1.2 Trillion Transistors on a Wafer-Scale AI Chip

The Cerebras Wafer-Scale Engine (WSE) is the largest chip ever built and has one 1.2 trillion transistors. It is the heart of a deep learning system.

It is 56x larger than any other chip. It delivers more compute, more memory, and more communication bandwidth. This enables AI research at previously-impossible speeds and scale.

The Cerebras Wafer Scale Engine 46,225 square millimeters with 1.2 Trillion transistors and 400,000 AI-optimized cores.

By comparison, the largest Graphics Processing Unit is 815 square millimeters and has 21.1 Billion transistors.

Andrew Feldman and the Cerebras team have built the wafer-scale integrated chip. They have successfully solved issues of yield, power delivery, cross-reticle connectivity, packaging, and more. It has a 1,000x performance improvement over what’s currently available. It also contains 3,000 times more high speed, on-chip memory, and has 10,000 times more memory bandwidth.

It has a complex system of water-cooling. It uses an irrigation network to counteract the extreme heat generated by a chip running at 15 kilowatts of power.

The WSE has 18 GB of on-chip memory, all accessible within a single clock cycle, and provides 9 PB/s memory bandwidth. This is 3000x more capacity and 10,000x greater bandwidth than the leading competitor. More cores, more local memory enables fast, flexible computation, at lower latency and with less energy.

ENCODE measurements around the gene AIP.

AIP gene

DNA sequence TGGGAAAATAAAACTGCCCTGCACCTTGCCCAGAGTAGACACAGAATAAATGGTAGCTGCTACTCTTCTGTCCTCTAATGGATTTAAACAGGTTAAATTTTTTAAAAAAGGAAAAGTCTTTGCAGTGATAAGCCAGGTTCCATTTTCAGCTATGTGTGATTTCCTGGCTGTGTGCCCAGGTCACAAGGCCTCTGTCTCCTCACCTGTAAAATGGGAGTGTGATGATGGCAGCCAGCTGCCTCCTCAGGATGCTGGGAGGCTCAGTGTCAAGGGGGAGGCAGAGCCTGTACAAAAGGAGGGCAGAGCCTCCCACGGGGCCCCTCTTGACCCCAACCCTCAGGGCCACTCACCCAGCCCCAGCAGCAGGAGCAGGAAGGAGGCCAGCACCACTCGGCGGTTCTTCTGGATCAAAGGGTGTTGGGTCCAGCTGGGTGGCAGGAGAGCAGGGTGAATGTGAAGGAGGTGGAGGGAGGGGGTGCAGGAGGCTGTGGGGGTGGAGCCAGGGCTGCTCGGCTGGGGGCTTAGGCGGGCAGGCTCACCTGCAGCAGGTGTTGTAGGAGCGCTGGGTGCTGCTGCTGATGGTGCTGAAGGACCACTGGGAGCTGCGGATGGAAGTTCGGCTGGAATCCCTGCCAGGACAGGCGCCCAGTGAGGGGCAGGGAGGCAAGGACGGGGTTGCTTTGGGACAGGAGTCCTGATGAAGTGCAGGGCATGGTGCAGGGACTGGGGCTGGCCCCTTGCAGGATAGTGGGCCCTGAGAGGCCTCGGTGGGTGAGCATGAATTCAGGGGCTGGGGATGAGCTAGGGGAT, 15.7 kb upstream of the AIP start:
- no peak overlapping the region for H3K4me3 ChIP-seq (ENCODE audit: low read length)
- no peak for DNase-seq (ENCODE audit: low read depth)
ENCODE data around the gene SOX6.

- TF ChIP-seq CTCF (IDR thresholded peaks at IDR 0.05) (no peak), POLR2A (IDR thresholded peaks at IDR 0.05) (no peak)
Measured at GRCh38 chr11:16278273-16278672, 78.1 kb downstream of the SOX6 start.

AI-optimized cores are connected entirely on silicon by the Swarm fabric in a 2D mesh with 100 Petabits per second of bandwidth. Swarm delivers breakthrough bandwidth and low latency at a fraction of the power draw of traditional techniques used to cluster graphics processing units. Software configures all the cores on the WSE to support the precise communication required for training user-specified models.

There is a 9 page white paper from Cerebras on the chip.

SOURCES- Cerebras
Written By Alvin Wang, Nextbigfuture.com

29 thoughts on “1.2 Trillion Transistors on a Wafer-Scale AI Chip”

  1. yes right neural networks can have flaws but still be trained and be used.
    if you got thousands of neurons a single neuron failure wont matter. (much alike our brains).

  2. The question I have is….at what sort of price point? I mean in the end thats the important part.